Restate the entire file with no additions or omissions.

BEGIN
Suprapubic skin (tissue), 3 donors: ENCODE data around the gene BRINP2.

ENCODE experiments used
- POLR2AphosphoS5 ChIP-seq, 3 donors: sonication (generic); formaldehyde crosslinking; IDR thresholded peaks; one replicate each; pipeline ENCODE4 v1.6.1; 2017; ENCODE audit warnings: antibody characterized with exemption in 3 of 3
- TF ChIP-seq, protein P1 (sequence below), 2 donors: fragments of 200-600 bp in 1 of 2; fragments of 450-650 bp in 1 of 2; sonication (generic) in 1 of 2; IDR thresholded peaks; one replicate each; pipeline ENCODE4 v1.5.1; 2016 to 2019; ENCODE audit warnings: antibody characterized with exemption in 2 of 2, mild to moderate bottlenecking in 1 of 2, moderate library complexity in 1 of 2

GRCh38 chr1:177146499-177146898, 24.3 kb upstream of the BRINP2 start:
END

Suprapubic skin (tissue), 3 donors: ENCODE data around the gene BRINP2.

ENCODE experiments used
- POLR2AphosphoS5 ChIP-seq, 3 donors: sonication (generic); formaldehyde crosslinking; IDR thresholded peaks; one replicate each; pipeline ENCODE4 v1.6.1; 2017; ENCODE audit warnings: antibody characterized with exemption in 3 of 3
- TF ChIP-seq, protein P1 (sequence below), 2 donors: fragments of 200-600 bp in 1 of 2; fragments of 450-650 bp in 1 of 2; sonication (generic) in 1 of 2; IDR thresholded peaks; one replicate each; pipeline ENCODE4 v1.5.1; 2016 to 2019; ENCODE audit warnings: antibody characterized with exemption in 2 of 2, mild to moderate bottlenecking in 1 of 2, moderate library complexity in 1 of 2

GRCh38 chr1:177146499-177146898, 24.3 kb upstream of the BRINP2 start: